Book review: Stella Maris, by Cormac McCarthy


Cormac McCarthy’s second novel in the space of weeks, Stella Maris casts its predecessor in an intriguing new light, writes Stuart Kelly

It’s a curious question to ask, but what kind of book is Stella Maris? In a bold move, publishers released Cormac McCarthy’s new novel The Passenger last month and then this other new work this month. I have known novels – often science fiction – which are scheduled every six months. But it’s unique, especially because McCarthy is such a renowned figure. What is this book?

This is not a sequel to The Passenger. It is not a parallel text, recounting the same events from a different angle. It’s not really part of a literary diptych, because it’s stylistically very different – it would be like having a diptych with one half in the Baroque period and the other half in startling Cubism. Is it, perhaps, a counterpart to the first novel; or a fraying unanswered question? Not really. The editors opted for “coda” which seems as good a word as any. I guess I would describe the relationship between Stella Maris and The Passenger as a symbiotic relationship. Now, after reading Stella Maris, I went back and looked at passages from The Passenger, and they appeared in a different light, like changing the angle of a mirror. Likewise, The Passenger sets up some of the mythology developed by Stella Maris.

It is, however, quite remarkable. As with only a few other authors – Roberto Bolano, Brian Catling – he has the distinction of giving me bad dreams. Scratch that: nightmares. I say that as a compliment. The passenger introduced Western, a marine rescue diver who becomes a fugitive. We learned that his father worked on the Manhattan Project, his mother died when he was young, and his sister, Alicia, is both genius and crazy. There were also dark hints from Western’s mischievous friends that he was in love with his sister. Western is not just a fugitive from nefarious forces with inexplicable agendas, but a fugitive from his own past. In Stella Maris, we get Alicia’s total escape from reality itself.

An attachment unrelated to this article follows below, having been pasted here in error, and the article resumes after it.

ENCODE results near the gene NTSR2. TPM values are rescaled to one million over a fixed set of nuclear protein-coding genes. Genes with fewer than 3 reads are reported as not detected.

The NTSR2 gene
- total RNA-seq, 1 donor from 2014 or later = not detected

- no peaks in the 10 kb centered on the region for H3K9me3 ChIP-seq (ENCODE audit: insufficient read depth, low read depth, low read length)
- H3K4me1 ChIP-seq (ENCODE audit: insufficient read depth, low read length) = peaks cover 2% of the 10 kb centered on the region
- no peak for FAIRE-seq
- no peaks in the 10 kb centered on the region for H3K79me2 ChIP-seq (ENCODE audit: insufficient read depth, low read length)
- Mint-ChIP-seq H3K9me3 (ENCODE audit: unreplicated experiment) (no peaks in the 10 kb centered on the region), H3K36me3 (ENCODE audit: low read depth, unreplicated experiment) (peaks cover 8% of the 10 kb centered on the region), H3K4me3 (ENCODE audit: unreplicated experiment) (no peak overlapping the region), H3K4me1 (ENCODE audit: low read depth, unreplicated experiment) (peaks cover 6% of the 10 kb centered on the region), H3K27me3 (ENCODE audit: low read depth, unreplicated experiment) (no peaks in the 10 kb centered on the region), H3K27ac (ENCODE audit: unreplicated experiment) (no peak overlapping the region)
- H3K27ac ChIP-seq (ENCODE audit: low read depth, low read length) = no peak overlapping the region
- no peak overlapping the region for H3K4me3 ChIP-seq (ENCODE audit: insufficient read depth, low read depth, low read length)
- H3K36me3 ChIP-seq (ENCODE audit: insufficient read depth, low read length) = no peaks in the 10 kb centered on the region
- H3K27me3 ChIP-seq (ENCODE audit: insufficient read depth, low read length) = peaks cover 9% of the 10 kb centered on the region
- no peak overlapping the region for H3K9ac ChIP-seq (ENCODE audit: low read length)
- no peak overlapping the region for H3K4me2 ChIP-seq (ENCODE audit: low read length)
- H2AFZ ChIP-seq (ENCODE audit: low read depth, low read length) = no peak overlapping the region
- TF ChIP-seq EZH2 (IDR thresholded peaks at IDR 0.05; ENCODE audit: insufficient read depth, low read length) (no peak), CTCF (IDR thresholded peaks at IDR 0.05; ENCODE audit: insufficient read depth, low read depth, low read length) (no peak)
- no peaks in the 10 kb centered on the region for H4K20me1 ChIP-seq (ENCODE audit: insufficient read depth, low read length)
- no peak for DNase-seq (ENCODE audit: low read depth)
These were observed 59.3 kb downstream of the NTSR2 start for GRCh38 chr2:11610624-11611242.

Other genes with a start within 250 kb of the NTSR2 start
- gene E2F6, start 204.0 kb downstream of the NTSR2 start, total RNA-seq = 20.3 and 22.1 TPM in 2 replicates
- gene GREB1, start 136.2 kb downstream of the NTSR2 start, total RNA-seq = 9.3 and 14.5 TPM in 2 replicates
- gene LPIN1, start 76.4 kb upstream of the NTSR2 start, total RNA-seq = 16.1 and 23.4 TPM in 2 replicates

Photo by Cormac McCarthy: Mark Von Holden/Getty Images

“Stella Maris” is a “non-denominational facility and hospice for the care of psychiatric medical patients”. A note, dated October 1972, reports that Case 72-118 (is this a nod to the number of patients admitted that year?) is 20 years old, Jewish/Caucasian, female, arrived with $40,000, PhD student in mathematics, suffered from paranoid schizophrenia and has been a resident twice. At least one of my hunch after reviewing The Passenger turned out to be correct. We find out that her name is not actually Alicia, but changed her name by deed using fake documents from Alice.

Alicia, to use her chosen name, is caustic, ironic, surly, sarcastic, and dismissive. She’s also incredibly smart, and the book touches on topology, physics, ethics, Schopenhauer, Grothendieck, religion, music, and sometimes wonders if math is something we impose on the universe or a set of truths that would exist without any consciousness to understand them. She has a pleasant disdain for Carl Jung. It’s pretty heady, and you can see that McCarthy made good use of his time at the Santa Fe Institute for Multidisciplinary Research. Alicia revels in being a paradox – that she was sane enough to know she had to go to an insane asylum. She’s definitely not easy with her psychiatrist. (A somewhat indulgent anecdote: when my womb visited the outside world, I became delirious from the painkillers, so a shrink was sent. My father arrived and the ward sister told him that I was seeing the shrink and he said “Poor jerk” She said, “No, he’s in very good hands. Dad said, “I wasn’t talking about Stuart.”) It’s not so much that this Alice is fell down a rabbit hole, she dug the rabbit hole with her fingernails and built a maze at the bottom for good measure.

Formally, the book is just the exchanges between Alicia and Dr. Cohen (except for the false document on Stella Maris on the first page). The reader must be nimble not to jump, although the longest dissertations are usually Alicia. This form is reminiscent of Greek stichomythia, to use a technical term, which, in tragedies especially, uses alternating lines of dialogue to emphasize underlying conflicts. One of the few books I know of in a similar form is the equally difficult JR by William Gaddis. So, from the very first page, we get: “How are you? Are you okay?” “Am I okay?” “Yeah.” “I’m in the trash”. She’s a master of denial: “I’m not really serious.” “Oh “Alicia is fine. I prefer him to Henrietta.” “You’re not serious anymore.” “No.”

Alicia’s only condition is that they don’t talk about her brother, which they duly do. She tells us about her hallucinations – the Thalidomide Kid and his vaudeville entourage from The Passenger – and her self-awareness about them, which includes using math to figure out their size and being skeptical about their meaning. In some respects, the reference to Greek tragedy is essential. Western and Alicia are a modern-day Orestes and Elektra, siblings of a cursed family, fleeing the Furies. The two together, for two doomed not to be together, is a staggering feat.

Stella Maris by Cormac McCarthy

Stella Maris, by Cormac McCarthy, Picador, £20

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